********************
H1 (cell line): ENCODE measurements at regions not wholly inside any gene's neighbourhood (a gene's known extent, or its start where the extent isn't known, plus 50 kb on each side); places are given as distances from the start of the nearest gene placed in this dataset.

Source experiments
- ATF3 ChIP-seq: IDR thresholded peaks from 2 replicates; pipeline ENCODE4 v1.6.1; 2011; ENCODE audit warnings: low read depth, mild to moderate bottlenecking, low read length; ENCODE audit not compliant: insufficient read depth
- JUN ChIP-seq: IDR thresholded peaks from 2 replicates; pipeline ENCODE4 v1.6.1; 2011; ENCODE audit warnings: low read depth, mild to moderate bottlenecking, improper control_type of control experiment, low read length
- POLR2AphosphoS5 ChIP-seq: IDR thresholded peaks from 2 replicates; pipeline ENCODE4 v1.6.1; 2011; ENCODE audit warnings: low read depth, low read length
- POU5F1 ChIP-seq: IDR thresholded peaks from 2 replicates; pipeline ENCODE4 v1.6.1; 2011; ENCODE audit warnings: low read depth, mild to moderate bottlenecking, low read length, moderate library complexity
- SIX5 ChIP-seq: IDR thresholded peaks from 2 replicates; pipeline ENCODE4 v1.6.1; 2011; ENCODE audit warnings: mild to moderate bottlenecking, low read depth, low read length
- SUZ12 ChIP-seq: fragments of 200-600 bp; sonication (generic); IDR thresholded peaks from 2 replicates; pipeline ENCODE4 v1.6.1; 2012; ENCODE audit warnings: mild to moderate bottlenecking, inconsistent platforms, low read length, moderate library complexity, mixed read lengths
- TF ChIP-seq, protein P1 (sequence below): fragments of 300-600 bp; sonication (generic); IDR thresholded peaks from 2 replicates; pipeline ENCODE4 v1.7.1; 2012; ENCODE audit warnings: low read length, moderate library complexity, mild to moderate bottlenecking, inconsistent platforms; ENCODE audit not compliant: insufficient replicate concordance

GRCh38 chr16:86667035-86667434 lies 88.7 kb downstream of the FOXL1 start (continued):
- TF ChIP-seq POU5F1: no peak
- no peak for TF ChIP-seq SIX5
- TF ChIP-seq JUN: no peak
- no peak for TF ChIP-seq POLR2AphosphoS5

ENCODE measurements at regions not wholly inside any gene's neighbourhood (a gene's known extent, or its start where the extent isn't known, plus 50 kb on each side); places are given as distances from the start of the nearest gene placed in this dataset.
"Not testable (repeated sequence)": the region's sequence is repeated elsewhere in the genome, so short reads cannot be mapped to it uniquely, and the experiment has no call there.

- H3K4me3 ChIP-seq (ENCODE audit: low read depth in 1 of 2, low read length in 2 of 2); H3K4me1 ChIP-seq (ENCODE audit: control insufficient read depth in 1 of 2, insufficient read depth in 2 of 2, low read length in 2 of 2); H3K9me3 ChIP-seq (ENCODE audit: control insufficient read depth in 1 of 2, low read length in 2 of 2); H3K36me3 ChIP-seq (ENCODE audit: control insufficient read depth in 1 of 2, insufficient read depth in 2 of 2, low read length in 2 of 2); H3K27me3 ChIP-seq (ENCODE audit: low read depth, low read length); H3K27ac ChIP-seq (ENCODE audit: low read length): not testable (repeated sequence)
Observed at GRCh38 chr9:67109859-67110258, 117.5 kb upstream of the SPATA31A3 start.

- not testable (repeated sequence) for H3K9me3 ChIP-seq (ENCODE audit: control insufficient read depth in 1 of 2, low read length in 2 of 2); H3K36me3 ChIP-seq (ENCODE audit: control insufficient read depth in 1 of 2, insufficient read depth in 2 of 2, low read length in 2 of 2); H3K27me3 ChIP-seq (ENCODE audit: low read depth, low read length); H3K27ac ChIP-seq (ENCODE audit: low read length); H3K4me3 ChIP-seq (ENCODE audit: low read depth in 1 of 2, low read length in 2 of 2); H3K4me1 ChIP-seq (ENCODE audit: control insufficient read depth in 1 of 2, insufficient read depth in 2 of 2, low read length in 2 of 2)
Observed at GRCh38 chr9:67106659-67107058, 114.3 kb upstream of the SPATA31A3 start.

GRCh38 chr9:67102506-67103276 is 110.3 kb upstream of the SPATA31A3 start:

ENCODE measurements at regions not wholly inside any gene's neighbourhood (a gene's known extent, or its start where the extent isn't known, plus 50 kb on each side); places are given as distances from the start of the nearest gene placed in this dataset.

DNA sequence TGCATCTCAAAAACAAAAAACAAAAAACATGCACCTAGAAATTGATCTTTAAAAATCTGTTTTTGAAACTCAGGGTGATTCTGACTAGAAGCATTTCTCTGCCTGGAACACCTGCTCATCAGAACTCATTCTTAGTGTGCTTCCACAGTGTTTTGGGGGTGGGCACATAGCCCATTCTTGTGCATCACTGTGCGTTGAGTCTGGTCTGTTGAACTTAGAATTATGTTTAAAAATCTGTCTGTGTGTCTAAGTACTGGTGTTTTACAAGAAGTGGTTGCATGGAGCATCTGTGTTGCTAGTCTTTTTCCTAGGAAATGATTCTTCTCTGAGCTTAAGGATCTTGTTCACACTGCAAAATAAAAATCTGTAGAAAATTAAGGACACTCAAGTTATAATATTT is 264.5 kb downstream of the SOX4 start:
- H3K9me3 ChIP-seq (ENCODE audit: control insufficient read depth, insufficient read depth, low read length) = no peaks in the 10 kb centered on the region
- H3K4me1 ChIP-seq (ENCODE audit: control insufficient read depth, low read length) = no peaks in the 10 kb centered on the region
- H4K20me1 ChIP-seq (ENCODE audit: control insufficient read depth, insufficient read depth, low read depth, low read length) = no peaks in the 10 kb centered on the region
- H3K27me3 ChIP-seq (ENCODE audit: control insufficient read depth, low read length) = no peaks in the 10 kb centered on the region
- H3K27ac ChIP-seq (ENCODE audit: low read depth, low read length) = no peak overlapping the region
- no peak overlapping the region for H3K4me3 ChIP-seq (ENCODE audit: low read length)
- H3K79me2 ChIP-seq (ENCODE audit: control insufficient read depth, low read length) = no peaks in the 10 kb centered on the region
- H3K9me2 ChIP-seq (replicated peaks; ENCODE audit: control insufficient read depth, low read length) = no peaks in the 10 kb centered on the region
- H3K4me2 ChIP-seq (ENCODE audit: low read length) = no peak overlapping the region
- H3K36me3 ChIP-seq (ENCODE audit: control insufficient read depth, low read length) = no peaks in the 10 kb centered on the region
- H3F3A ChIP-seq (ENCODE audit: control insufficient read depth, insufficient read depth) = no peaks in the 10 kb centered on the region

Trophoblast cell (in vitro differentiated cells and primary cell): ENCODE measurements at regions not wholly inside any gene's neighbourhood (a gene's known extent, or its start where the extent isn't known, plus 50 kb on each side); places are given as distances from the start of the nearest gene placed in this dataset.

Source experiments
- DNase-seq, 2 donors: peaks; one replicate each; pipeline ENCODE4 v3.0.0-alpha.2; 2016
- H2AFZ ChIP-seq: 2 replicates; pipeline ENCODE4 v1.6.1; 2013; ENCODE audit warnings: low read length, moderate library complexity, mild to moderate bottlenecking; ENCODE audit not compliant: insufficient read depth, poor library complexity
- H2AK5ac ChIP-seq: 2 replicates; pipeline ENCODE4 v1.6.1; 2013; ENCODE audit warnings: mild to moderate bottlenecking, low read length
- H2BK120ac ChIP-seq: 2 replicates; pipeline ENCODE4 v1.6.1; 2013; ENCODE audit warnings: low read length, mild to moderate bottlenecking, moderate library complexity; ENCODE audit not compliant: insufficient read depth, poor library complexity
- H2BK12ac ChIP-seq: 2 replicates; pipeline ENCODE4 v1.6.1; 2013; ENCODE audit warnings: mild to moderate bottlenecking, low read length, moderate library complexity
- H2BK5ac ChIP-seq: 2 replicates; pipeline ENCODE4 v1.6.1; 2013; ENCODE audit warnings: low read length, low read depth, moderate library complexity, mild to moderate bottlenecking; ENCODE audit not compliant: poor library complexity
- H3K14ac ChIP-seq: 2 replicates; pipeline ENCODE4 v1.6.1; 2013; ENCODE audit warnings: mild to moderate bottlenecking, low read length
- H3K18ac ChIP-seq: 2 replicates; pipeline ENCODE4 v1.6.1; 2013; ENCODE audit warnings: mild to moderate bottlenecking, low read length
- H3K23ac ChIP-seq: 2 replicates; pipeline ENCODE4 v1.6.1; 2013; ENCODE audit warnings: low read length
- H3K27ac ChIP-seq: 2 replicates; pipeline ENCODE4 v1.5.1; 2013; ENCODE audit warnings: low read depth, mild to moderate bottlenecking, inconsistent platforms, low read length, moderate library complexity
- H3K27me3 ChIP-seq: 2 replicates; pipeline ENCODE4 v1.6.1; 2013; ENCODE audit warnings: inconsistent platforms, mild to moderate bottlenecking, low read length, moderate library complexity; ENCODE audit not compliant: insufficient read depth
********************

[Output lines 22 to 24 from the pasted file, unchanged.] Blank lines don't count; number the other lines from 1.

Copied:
ENCODE measurements at regions not wholly inside any gene's neighbourhood (a gene's known extent, or its start where the extent isn't known, plus 50 kb on each side); places are given as distances from the start of the nearest gene placed in this dataset.

DNA sequence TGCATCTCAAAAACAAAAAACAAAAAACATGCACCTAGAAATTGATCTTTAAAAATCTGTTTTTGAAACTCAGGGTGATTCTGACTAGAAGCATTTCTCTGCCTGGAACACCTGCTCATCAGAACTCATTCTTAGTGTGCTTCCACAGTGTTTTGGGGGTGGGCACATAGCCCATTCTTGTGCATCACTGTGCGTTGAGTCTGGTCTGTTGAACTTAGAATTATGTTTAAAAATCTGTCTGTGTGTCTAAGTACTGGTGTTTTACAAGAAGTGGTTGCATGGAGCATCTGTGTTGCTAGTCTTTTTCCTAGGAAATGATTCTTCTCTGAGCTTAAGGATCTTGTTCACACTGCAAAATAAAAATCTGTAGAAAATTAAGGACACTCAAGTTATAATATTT is 264.5 kb downstream of the SOX4 start:
- H3K9me3 ChIP-seq (ENCODE audit: control insufficient read depth, insufficient read depth, low read length) = no peaks in the 10 kb centered on the region